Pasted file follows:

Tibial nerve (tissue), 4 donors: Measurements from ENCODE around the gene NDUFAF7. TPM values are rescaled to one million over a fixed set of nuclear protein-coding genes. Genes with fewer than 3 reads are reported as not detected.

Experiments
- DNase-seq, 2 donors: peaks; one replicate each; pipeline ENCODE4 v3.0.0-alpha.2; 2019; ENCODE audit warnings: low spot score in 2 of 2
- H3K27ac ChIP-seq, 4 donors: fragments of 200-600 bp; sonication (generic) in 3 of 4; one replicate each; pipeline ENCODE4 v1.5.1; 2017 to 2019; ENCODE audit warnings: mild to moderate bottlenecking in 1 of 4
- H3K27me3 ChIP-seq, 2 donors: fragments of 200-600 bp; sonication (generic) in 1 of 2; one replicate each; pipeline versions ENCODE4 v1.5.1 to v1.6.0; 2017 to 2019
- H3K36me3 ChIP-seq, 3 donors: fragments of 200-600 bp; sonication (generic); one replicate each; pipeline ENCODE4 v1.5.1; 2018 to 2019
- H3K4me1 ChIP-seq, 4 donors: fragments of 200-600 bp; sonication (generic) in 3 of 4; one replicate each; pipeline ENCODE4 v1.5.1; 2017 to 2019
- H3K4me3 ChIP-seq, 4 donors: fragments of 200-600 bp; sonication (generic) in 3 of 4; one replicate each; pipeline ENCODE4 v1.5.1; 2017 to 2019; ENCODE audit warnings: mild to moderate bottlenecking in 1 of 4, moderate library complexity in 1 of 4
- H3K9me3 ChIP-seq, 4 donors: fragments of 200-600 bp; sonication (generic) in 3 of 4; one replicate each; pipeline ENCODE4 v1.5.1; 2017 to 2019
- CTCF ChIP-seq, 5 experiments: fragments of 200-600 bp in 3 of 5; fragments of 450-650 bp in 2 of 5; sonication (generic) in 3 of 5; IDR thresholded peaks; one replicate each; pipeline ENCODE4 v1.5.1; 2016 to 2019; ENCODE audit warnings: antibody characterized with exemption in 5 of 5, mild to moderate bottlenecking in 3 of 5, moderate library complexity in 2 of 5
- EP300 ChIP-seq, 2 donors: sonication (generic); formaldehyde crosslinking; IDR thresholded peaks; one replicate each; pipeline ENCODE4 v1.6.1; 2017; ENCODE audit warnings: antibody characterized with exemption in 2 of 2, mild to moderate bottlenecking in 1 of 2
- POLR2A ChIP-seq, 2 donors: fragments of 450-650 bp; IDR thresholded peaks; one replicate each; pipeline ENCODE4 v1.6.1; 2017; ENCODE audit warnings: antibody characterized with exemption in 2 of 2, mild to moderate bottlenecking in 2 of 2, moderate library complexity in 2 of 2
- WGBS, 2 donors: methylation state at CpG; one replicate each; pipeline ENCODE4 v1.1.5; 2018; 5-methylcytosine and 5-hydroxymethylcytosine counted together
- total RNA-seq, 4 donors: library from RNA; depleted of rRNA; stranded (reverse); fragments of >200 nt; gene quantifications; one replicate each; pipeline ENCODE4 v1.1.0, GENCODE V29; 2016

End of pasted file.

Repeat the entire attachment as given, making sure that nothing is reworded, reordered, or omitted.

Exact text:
Tibial nerve (tissue), 4 donors: Measurements from ENCODE around the gene NDUFAF7. TPM values are rescaled to one million over a fixed set of nuclear protein-coding genes. Genes with fewer than 3 reads are reported as not detected.

Experiments
- DNase-seq, 2 donors: peaks; one replicate each; pipeline ENCODE4 v3.0.0-alpha.2; 2019; ENCODE audit warnings: low spot score in 2 of 2
- H3K27ac ChIP-seq, 4 donors: fragments of 200-600 bp; sonication (generic) in 3 of 4; one replicate each; pipeline ENCODE4 v1.5.1; 2017 to 2019; ENCODE audit warnings: mild to moderate bottlenecking in 1 of 4
- H3K27me3 ChIP-seq, 2 donors: fragments of 200-600 bp; sonication (generic) in 1 of 2; one replicate each; pipeline versions ENCODE4 v1.5.1 to v1.6.0; 2017 to 2019
- H3K36me3 ChIP-seq, 3 donors: fragments of 200-600 bp; sonication (generic); one replicate each; pipeline ENCODE4 v1.5.1; 2018 to 2019
- H3K4me1 ChIP-seq, 4 donors: fragments of 200-600 bp; sonication (generic) in 3 of 4; one replicate each; pipeline ENCODE4 v1.5.1; 2017 to 2019
- H3K4me3 ChIP-seq, 4 donors: fragments of 200-600 bp; sonication (generic) in 3 of 4; one replicate each; pipeline ENCODE4 v1.5.1; 2017 to 2019; ENCODE audit warnings: mild to moderate bottlenecking in 1 of 4, moderate library complexity in 1 of 4
- H3K9me3 ChIP-seq, 4 donors: fragments of 200-600 bp; sonication (generic) in 3 of 4; one replicate each; pipeline ENCODE4 v1.5.1; 2017 to 2019
- CTCF ChIP-seq, 5 experiments: fragments of 200-600 bp in 3 of 5; fragments of 450-650 bp in 2 of 5; sonication (generic) in 3 of 5; IDR thresholded peaks; one replicate each; pipeline ENCODE4 v1.5.1; 2016 to 2019; ENCODE audit warnings: antibody characterized with exemption in 5 of 5, mild to moderate bottlenecking in 3 of 5, moderate library complexity in 2 of 5
- EP300 ChIP-seq, 2 donors: sonication (generic); formaldehyde crosslinking; IDR thresholded peaks; one replicate each; pipeline ENCODE4 v1.6.1; 2017; ENCODE audit warnings: antibody characterized with exemption in 2 of 2, mild to moderate bottlenecking in 1 of 2
- POLR2A ChIP-seq, 2 donors: fragments of 450-650 bp; IDR thresholded peaks; one replicate each; pipeline ENCODE4 v1.6.1; 2017; ENCODE audit warnings: antibody characterized with exemption in 2 of 2, mild to moderate bottlenecking in 2 of 2, moderate library complexity in 2 of 2
- WGBS, 2 donors: methylation state at CpG; one replicate each; pipeline ENCODE4 v1.1.5; 2018; 5-methylcytosine and 5-hydroxymethylcytosine counted together
- total RNA-seq, 4 donors: library from RNA; depleted of rRNA; stranded (reverse); fragments of >200 nt; gene quantifications; one replicate each; pipeline ENCODE4 v1.1.0, GENCODE V29; 2016